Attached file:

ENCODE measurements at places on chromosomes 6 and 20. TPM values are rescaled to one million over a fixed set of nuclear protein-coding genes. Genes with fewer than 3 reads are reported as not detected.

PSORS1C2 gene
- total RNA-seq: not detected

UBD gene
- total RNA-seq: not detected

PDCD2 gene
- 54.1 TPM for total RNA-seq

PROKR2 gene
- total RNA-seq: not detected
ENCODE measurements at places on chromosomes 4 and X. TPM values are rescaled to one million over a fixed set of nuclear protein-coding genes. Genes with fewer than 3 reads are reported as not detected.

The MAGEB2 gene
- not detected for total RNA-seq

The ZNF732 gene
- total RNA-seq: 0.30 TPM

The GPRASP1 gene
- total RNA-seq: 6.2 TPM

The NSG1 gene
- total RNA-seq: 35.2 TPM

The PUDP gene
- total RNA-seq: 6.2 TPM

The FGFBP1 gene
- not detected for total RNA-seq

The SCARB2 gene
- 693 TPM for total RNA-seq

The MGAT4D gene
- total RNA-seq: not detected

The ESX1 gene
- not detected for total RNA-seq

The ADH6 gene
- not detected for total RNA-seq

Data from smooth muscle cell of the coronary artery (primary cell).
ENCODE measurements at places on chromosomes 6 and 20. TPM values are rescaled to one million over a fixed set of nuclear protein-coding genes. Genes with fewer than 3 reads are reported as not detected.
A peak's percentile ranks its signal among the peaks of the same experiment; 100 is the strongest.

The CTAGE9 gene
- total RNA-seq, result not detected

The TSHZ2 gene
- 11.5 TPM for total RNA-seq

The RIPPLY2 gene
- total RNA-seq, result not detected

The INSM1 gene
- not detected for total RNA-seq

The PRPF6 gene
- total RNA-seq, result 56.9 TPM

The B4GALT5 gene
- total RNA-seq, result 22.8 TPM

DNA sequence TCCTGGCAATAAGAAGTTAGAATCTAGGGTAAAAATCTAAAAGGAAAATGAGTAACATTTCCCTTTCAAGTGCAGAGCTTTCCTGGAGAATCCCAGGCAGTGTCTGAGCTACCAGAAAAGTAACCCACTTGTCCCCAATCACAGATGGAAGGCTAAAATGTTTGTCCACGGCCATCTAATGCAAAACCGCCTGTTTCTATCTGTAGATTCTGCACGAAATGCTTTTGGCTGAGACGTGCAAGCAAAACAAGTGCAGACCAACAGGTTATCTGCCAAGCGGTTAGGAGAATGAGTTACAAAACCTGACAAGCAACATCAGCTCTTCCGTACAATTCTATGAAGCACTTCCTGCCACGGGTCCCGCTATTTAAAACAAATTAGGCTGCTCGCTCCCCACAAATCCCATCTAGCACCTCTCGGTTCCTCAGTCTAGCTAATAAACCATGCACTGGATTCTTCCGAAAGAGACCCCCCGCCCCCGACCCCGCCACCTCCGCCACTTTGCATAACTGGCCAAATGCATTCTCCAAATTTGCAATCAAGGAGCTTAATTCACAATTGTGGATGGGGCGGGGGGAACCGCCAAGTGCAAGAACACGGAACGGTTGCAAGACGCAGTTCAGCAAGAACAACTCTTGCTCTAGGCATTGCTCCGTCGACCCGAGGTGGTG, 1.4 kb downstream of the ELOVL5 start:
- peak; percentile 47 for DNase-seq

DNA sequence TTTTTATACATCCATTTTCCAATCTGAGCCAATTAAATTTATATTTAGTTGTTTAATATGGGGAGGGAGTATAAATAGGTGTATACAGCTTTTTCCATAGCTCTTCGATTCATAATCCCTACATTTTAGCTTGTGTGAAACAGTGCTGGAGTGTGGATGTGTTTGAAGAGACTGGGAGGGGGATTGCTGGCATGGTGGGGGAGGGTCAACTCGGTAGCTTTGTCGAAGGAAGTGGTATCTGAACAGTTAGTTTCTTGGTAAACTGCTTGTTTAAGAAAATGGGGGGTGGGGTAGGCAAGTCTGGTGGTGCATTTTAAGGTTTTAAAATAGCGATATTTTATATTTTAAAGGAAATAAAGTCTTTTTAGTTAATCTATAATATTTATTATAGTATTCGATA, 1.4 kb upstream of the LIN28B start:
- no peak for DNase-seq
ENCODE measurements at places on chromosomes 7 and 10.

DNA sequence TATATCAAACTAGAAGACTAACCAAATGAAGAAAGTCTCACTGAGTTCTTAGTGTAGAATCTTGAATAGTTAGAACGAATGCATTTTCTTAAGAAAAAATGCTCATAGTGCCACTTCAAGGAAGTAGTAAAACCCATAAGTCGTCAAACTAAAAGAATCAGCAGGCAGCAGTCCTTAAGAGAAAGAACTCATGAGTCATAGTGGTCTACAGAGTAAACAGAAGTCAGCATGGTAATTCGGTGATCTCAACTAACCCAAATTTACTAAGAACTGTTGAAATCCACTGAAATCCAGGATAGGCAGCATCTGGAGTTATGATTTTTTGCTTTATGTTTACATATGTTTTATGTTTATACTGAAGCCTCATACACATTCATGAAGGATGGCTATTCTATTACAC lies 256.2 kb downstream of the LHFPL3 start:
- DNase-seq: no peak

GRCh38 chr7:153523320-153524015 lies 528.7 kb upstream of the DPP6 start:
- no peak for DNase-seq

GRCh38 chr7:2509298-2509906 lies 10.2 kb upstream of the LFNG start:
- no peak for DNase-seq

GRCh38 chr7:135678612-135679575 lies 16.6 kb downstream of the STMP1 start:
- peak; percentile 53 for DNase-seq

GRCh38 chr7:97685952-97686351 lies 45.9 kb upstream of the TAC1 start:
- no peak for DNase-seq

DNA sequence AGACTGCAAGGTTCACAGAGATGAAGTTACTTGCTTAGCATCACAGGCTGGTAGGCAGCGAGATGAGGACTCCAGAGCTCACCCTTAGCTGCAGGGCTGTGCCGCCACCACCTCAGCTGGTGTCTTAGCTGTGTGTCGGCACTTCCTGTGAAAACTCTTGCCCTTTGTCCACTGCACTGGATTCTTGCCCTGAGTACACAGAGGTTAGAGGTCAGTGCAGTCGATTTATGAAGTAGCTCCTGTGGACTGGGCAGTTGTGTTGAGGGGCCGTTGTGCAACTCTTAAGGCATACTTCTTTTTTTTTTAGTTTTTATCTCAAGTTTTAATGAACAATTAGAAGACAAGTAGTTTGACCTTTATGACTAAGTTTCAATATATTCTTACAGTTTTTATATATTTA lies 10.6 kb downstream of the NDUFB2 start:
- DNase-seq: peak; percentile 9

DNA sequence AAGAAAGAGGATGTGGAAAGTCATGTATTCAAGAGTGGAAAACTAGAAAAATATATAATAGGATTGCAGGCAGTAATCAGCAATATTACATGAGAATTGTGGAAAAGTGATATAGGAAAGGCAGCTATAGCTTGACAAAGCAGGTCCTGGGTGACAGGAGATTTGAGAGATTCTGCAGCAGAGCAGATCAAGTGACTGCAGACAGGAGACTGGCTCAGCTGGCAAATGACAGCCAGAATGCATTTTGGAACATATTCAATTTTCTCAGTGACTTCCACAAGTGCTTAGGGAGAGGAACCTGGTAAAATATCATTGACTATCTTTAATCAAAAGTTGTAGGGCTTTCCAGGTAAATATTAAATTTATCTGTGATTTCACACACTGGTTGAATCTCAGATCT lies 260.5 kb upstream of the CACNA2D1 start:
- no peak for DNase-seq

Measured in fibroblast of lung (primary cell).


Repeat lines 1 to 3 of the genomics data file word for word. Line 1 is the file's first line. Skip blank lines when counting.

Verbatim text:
ENCODE measurements at places on chromosomes 6 and 20. TPM values are rescaled to one million over a fixed set of nuclear protein-coding genes. Genes with fewer than 3 reads are reported as not detected.

PSORS1C2 gene
- total RNA-seq: not detected